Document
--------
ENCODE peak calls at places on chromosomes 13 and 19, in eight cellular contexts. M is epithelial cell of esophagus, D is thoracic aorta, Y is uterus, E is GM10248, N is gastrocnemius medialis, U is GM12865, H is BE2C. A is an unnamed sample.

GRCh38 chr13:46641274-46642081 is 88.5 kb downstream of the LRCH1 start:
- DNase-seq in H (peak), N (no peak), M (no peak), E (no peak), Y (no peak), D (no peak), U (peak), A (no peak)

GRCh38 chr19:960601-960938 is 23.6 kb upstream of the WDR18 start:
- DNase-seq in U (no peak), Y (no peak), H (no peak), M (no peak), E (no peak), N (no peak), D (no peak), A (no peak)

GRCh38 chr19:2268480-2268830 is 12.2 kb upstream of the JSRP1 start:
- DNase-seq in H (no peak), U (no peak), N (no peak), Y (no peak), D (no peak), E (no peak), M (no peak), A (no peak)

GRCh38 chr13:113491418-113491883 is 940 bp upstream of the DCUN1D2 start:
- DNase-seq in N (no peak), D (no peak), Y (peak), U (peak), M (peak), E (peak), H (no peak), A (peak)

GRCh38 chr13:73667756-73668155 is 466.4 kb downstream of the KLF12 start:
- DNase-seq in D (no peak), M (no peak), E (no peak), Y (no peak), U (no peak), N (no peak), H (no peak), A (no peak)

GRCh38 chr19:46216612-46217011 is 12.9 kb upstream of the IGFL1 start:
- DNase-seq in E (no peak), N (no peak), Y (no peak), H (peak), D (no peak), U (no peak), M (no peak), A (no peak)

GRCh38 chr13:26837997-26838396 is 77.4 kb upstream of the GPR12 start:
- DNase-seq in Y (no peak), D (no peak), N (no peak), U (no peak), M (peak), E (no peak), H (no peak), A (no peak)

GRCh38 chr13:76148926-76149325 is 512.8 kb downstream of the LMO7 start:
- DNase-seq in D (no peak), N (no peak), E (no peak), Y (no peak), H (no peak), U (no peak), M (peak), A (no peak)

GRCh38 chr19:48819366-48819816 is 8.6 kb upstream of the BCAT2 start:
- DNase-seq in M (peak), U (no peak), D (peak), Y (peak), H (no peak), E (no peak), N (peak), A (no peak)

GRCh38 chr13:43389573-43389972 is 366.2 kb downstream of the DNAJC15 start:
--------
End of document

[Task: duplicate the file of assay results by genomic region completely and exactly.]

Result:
ENCODE peak calls at places on chromosomes 13 and 19, in eight cellular contexts. M is epithelial cell of esophagus, D is thoracic aorta, Y is uterus, E is GM10248, N is gastrocnemius medialis, U is GM12865, H is BE2C. A is an unnamed sample.

GRCh38 chr13:46641274-46642081 is 88.5 kb downstream of the LRCH1 start:
- DNase-seq in H (peak), N (no peak), M (no peak), E (no peak), Y (no peak), D (no peak), U (peak), A (no peak)

GRCh38 chr19:960601-960938 is 23.6 kb upstream of the WDR18 start:
- DNase-seq in U (no peak), Y (no peak), H (no peak), M (no peak), E (no peak), N (no peak), D (no peak), A (no peak)

GRCh38 chr19:2268480-2268830 is 12.2 kb upstream of the JSRP1 start:
- DNase-seq in H (no peak), U (no peak), N (no peak), Y (no peak), D (no peak), E (no peak), M (no peak), A (no peak)

GRCh38 chr13:113491418-113491883 is 940 bp upstream of the DCUN1D2 start:
- DNase-seq in N (no peak), D (no peak), Y (peak), U (peak), M (peak), E (peak), H (no peak), A (peak)

GRCh38 chr13:73667756-73668155 is 466.4 kb downstream of the KLF12 start:
- DNase-seq in D (no peak), M (no peak), E (no peak), Y (no peak), U (no peak), N (no peak), H (no peak), A (no peak)

GRCh38 chr19:46216612-46217011 is 12.9 kb upstream of the IGFL1 start:
- DNase-seq in E (no peak), N (no peak), Y (no peak), H (peak), D (no peak), U (no peak), M (no peak), A (no peak)

GRCh38 chr13:26837997-26838396 is 77.4 kb upstream of the GPR12 start:
- DNase-seq in Y (no peak), D (no peak), N (no peak), U (no peak), M (peak), E (no peak), H (no peak), A (no peak)

GRCh38 chr13:76148926-76149325 is 512.8 kb downstream of the LMO7 start:
- DNase-seq in D (no peak), N (no peak), E (no peak), Y (no peak), H (no peak), U (no peak), M (peak), A (no peak)

GRCh38 chr19:48819366-48819816 is 8.6 kb upstream of the BCAT2 start:
- DNase-seq in M (peak), U (no peak), D (peak), Y (peak), H (no peak), E (no peak), N (peak), A (no peak)

GRCh38 chr13:43389573-43389972 is 366.2 kb downstream of the DNAJC15 start: